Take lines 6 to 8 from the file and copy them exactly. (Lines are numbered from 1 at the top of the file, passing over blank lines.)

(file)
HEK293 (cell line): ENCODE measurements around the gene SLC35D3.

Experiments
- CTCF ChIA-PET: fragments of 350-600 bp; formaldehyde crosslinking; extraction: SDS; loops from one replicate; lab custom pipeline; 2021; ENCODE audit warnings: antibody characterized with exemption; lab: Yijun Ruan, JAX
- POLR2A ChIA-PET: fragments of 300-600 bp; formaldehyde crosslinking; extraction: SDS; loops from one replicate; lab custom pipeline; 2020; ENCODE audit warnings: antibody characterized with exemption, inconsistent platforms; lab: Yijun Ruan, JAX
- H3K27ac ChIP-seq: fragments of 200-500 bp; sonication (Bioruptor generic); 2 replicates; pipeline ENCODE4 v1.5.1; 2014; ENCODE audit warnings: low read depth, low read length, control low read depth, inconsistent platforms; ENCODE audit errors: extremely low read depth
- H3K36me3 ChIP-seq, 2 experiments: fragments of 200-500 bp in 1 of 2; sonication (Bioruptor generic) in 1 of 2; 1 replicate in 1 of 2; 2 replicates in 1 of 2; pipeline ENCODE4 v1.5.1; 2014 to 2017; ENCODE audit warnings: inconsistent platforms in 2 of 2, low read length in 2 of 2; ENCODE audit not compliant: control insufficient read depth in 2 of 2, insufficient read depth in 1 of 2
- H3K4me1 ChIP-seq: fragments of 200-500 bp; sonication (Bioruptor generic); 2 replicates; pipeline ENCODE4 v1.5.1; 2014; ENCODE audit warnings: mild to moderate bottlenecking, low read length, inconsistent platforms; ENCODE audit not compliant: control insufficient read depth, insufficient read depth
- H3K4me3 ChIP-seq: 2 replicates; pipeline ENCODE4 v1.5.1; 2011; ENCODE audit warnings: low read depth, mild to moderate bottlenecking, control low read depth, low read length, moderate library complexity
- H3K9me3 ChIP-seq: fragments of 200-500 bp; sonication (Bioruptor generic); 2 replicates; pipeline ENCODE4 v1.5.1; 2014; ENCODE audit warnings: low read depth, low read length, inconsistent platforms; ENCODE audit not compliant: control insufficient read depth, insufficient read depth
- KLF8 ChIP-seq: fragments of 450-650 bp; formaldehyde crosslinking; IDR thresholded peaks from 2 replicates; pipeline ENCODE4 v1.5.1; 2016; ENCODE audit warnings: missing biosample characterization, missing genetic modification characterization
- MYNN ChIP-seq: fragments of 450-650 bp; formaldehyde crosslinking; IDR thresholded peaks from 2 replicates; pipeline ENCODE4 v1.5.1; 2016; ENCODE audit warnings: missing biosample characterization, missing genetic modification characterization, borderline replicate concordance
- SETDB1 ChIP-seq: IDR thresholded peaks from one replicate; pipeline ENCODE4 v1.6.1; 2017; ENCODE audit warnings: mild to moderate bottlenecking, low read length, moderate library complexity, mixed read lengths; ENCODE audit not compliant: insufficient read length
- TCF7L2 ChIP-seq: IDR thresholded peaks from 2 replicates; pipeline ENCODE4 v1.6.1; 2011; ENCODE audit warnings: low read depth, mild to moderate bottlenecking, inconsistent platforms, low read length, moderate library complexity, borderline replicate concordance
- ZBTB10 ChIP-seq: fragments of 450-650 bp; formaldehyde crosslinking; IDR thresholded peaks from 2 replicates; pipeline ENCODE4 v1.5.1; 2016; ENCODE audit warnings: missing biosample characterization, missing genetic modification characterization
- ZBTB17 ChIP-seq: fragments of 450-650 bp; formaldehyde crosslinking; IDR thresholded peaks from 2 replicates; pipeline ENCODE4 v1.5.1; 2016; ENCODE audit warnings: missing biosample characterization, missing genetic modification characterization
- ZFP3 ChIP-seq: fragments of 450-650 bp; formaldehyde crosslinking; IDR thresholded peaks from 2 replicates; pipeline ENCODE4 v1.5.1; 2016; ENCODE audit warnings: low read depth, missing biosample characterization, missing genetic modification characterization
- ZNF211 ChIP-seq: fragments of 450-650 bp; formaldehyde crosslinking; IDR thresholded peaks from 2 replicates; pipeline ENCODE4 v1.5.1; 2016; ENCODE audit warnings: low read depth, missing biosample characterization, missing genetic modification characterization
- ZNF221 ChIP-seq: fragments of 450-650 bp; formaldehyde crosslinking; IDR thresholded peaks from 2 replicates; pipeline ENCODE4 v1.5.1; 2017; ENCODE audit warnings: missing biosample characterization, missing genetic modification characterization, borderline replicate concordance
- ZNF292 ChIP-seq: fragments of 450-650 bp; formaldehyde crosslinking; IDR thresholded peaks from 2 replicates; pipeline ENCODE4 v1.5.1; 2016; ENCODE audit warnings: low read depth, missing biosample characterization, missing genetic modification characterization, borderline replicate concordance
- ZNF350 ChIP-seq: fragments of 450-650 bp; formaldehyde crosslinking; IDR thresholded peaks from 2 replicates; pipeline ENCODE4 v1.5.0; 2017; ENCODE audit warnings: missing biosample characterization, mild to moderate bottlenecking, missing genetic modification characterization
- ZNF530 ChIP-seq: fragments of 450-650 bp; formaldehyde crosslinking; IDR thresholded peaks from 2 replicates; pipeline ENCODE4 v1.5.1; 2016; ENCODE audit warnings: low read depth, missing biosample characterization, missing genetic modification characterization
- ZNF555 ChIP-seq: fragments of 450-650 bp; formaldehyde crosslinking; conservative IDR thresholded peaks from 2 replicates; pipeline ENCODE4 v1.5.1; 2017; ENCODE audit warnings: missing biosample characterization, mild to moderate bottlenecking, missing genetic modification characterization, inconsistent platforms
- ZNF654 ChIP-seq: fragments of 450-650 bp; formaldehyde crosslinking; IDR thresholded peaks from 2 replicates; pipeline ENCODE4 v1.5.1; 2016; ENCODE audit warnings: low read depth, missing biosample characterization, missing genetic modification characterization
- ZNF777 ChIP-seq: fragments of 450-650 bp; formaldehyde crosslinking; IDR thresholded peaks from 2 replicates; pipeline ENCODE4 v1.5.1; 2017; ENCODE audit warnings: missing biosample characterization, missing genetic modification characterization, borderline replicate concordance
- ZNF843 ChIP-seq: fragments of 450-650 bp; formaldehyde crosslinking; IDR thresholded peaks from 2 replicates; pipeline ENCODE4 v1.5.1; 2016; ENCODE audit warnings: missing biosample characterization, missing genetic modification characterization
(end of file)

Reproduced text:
- H3K36me3 ChIP-seq, 2 experiments: fragments of 200-500 bp in 1 of 2; sonication (Bioruptor generic) in 1 of 2; 1 replicate in 1 of 2; 2 replicates in 1 of 2; pipeline ENCODE4 v1.5.1; 2014 to 2017; ENCODE audit warnings: inconsistent platforms in 2 of 2, low read length in 2 of 2; ENCODE audit not compliant: control insufficient read depth in 2 of 2, insufficient read depth in 1 of 2
- H3K4me1 ChIP-seq: fragments of 200-500 bp; sonication (Bioruptor generic); 2 replicates; pipeline ENCODE4 v1.5.1; 2014; ENCODE audit warnings: mild to moderate bottlenecking, low read length, inconsistent platforms; ENCODE audit not compliant: control insufficient read depth, insufficient read depth
- H3K4me3 ChIP-seq: 2 replicates; pipeline ENCODE4 v1.5.1; 2011; ENCODE audit warnings: low read depth, mild to moderate bottlenecking, control low read depth, low read length, moderate library complexity